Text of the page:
To be sure, the setting in which I viewed this formulaic film (a nearly sold-out stadium seating screen with teens who also managed to simultaneously carry on full-volume conversations and text absent friends) did not help my opinion of it. There were actually elements that made me think at some point a real writer had his hands on the script. (There are three credited – which could mean several more who were not). I cannot decide whether it began as a fairly good script and was stripped or if a writer was brought in to stitch some dangling pieces back together. If the former is the case, it would explain how they signed Freeman and McAvoy to the project. But it seems more likely that the latter is true, since the basis is rather silly to begin with.

In true Star Wars rip-off fashion, the audience is introduced to nihilistic father who has a son he’s never known. The two lead opposite existences – The father as cutthroat assassin and son as a account management specialist with a hungry cat and an annoying girlfriend. His father is killed on a rooftop ambush and the league of assassins to which he belonged recruits his son, played by James McAvoy. The lure is his father’s assets, which are quite substantial, and the sultry stare and tattooed arms of Angelina Jolie, who looks pretty much like a Gap ad the whole time (white shirt, khakis, too much eyeliner).

Morgan Freeman plays the head of this secret society, which has its roots in the ancient Weavers clans from 1000 years ago. Then the attempts to tie this story together can no longer hold. It turns out that these assassins are working on the information given to them by the “Loom of Fate”, a giant machine of Industrial Revolution era that is fed by a web of strings from somewhere in the ether. This loom produces a coded message, hidden in the patterns of weave which equal 1s and 0s – a binary code – which when translated equals a person’s name, who is next on the list to be killed.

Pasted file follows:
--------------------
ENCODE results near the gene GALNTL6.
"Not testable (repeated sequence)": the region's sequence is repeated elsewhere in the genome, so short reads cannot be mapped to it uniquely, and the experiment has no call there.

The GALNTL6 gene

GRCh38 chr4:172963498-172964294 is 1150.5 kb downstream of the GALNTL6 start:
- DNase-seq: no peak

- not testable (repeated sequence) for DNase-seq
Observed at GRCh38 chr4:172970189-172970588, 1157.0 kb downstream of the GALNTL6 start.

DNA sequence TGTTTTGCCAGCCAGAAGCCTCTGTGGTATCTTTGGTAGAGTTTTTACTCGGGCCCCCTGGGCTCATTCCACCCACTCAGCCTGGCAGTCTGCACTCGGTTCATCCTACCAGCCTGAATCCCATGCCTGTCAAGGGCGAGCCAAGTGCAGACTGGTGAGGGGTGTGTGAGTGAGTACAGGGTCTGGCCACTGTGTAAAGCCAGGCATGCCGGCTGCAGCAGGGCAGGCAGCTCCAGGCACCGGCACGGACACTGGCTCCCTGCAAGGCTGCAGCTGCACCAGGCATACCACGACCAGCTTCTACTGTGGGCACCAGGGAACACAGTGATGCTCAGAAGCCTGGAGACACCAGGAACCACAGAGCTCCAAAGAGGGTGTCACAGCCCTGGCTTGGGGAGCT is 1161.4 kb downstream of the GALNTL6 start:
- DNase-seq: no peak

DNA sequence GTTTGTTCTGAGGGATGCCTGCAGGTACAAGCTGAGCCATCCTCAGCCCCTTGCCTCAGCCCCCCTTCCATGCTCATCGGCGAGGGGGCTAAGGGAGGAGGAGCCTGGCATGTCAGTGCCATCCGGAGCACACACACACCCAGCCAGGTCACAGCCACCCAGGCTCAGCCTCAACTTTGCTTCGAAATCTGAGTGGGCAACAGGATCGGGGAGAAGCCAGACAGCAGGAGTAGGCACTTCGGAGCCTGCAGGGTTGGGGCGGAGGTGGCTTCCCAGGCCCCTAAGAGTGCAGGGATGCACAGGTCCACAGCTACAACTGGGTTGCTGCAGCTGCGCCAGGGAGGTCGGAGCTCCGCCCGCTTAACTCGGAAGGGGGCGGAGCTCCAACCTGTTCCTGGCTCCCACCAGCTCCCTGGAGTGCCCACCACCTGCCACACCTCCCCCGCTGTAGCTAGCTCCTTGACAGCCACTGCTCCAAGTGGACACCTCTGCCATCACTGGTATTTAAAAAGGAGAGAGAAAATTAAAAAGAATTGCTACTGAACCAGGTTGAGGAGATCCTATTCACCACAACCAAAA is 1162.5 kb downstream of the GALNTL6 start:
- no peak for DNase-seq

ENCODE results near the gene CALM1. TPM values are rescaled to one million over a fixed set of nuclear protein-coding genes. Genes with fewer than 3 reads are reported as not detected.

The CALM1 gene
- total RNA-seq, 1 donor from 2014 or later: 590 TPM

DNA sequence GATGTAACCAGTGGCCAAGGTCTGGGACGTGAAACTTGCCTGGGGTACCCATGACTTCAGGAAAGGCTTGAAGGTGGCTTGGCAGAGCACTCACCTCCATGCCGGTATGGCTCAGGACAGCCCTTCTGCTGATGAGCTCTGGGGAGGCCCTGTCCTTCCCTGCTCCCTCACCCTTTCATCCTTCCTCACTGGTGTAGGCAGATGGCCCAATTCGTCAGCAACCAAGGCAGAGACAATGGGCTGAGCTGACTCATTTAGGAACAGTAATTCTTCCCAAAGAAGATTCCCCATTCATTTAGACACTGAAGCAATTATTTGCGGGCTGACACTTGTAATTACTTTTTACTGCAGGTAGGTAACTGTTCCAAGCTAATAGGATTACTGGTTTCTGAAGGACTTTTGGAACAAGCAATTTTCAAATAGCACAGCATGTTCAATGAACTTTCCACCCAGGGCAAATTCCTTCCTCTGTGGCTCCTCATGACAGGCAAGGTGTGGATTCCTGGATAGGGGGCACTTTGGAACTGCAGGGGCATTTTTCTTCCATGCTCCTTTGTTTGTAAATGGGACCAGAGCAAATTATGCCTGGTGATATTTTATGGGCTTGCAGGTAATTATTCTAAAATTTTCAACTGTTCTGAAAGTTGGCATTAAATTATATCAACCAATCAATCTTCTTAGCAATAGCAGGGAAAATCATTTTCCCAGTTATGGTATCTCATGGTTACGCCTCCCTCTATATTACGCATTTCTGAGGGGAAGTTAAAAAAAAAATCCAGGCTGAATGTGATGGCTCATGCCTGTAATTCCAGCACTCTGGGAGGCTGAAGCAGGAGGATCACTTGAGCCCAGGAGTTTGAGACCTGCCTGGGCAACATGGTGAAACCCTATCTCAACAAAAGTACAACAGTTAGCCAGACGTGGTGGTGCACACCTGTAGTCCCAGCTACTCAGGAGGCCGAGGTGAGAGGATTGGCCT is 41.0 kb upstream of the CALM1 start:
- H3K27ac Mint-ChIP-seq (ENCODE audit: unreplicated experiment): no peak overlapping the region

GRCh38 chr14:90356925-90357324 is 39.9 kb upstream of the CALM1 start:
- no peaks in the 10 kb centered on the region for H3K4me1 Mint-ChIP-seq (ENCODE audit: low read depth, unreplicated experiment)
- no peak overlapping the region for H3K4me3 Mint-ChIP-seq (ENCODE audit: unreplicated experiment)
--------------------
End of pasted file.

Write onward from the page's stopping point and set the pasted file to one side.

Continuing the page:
There is training and heartache and distrust and learning and all the feel-good things that go along with being thrown into a new environment. The only thing that makes these standard scenes watchable is McAvoy. He stunningly manages to find footholds in the precipitous script. Yet even he cannot save the last of many Star Wars scenes badly referenced. McAvoy learns the true identity of his father too late and after dangling by one hand, chooses to fall down a massive chasm rather than face the lie. Really, we had to go to Empire Strikes Back for this? He does as the script insists, but I couldn’t help but notice a hint of reluctance.

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